Friday, November 07, 2008

Are We Done Yet?

I worry that the posts to Moneylaw seem to have fallen off (in quantity, not quality). I really enjoyed reading the views of the original core of writers. So, what's up?

But, by asking "are we done yet" I am not referring to Moneylaw and other blogs remaining from the "blog boom." It's more about public legal education. It seems like the ideal outcome in terms of legal training is the absence of public law schools. In other words, whatever public legal education produces would be produced in sufficient quantity and quality by private markets. Unless public legal education is just a device for redistributing income (in which case we could just write checks and forgo the huge expense of what would amount to money laundering) this must be the case. When the "public good" rationale is no longer viable, doesn't it mean the end of public legal education? I am not sure, but it seems like most would agree.

If so, how does that square with so many efforts to "build programs." I do not mean programs that generate income or pay for themselves but efforts 1) to offer new programs to attract students who otherwise would have no interest in law school 2) to compete for students who have more than enough choices. One explanation is that each School spends its money most effectively when it educates the best students, and not those who are likely to squander the public investment. That's a nice idea but how does that square with measuring success by placing students with high end law firms where the benefits of the training are most likely to be internalized by the students, partners, and well-heeled clients. And, how does it square with empire building that seems unrelated to any sense of obligation to shareholders. Pretty clearly, even when public legal education is done in the sense the public good rationale is gone (if it is not already) public law schools and various faculty special interests will be slugging it out to "build their programs."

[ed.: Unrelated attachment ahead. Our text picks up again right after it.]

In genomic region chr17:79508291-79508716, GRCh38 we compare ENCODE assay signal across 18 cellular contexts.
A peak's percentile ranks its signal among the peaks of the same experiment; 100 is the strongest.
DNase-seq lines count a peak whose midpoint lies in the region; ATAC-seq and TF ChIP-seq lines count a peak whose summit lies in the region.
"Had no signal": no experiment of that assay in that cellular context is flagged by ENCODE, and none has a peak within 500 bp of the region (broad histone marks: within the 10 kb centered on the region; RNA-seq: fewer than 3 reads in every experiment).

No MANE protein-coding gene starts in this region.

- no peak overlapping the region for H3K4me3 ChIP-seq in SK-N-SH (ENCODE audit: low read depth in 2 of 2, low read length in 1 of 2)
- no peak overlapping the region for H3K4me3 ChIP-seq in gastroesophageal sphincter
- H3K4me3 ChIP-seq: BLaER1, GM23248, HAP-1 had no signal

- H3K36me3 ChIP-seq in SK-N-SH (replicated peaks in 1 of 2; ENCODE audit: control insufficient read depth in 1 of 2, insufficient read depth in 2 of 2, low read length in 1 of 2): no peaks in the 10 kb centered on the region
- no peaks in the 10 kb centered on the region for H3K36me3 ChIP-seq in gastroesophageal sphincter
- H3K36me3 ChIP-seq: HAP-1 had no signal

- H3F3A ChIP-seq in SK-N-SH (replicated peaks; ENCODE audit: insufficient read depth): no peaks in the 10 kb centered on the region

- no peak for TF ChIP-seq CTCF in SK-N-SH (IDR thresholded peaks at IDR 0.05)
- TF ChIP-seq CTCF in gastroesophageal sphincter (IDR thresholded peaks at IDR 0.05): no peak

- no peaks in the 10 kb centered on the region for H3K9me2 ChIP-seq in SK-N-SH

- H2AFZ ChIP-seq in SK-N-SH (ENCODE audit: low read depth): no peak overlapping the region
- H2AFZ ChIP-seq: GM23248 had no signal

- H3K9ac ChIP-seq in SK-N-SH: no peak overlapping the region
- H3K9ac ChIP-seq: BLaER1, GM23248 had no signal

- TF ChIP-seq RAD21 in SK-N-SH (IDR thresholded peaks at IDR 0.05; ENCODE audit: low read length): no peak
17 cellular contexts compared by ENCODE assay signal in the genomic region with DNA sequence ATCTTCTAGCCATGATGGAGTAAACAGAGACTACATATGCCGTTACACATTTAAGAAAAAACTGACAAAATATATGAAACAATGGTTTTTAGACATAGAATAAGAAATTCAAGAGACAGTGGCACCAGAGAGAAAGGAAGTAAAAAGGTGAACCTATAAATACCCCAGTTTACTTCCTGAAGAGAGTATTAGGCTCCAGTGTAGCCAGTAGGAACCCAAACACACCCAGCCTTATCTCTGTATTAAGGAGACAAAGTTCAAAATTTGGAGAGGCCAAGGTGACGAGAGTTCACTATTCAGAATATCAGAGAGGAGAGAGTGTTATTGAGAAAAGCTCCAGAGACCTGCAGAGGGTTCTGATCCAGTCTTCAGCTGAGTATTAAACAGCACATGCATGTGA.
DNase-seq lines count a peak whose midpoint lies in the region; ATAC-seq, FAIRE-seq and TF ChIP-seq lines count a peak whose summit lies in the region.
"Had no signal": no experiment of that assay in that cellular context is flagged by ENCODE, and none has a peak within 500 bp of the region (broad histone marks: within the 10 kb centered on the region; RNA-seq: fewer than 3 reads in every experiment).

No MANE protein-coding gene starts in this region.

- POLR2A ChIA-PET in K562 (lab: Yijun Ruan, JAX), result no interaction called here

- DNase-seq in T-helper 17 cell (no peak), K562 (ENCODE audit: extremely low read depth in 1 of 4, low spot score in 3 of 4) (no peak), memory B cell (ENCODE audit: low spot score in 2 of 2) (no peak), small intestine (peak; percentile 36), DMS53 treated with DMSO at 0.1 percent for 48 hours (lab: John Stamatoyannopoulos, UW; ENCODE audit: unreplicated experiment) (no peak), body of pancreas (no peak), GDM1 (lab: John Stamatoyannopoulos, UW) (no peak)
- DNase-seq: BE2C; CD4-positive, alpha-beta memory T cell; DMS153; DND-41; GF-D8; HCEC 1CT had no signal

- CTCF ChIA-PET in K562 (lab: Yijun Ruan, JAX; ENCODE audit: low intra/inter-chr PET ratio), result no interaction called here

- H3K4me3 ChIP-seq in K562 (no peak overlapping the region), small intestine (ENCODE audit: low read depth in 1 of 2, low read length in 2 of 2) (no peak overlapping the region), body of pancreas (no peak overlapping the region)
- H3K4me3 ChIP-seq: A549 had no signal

This reminds of a odd interaction this week that falls into the category of is it "economics or ethics." At a meeting I expressed my now boring view that a public law school should study a state's needs and shape its curriculum accordingly. (I am such a broken record on this that I am surprised no one has said, "No reason to talk, Jeff. We know what you are getting ready to say." But when you think about it this could apply to most law professors. Most faculties could save time by canceling all faculty meetings and just alert people when someone has something new to say.) At my law school most graduates stay in the State and most work for relatively small firms. The competing position was that should adopt a curriculum that would make the students attractive in the national market most notably large law firms. Frankly, not much separates these views and it's a good faith debate that probably goes on at most mid level schools. After the meeting, I was told that it was interesting to hear the economic perspective Huh?!! Is it a matter of economics to believe those who pay the bills deserve the benefits of their investment? Or is it a matter of simple ethics and the observance fiduciary obligations?


Blogger Ani Onomous said...

Your first question is posed to your fellow bloggers. But FWIW, I think the answer is exhibited by what follows. The quality and quantity of posts here could be improved by making discrete points. This addresses the merits of public legal education (and the continuing viability of a public goods rational); program building (and its varied rationales); and economics v. ethics and local v. national markets. These are related topics, certainly, and lots of great ideas in them. But maybe it's better to disaggregate them -- more posts! -- and solicit better feedback.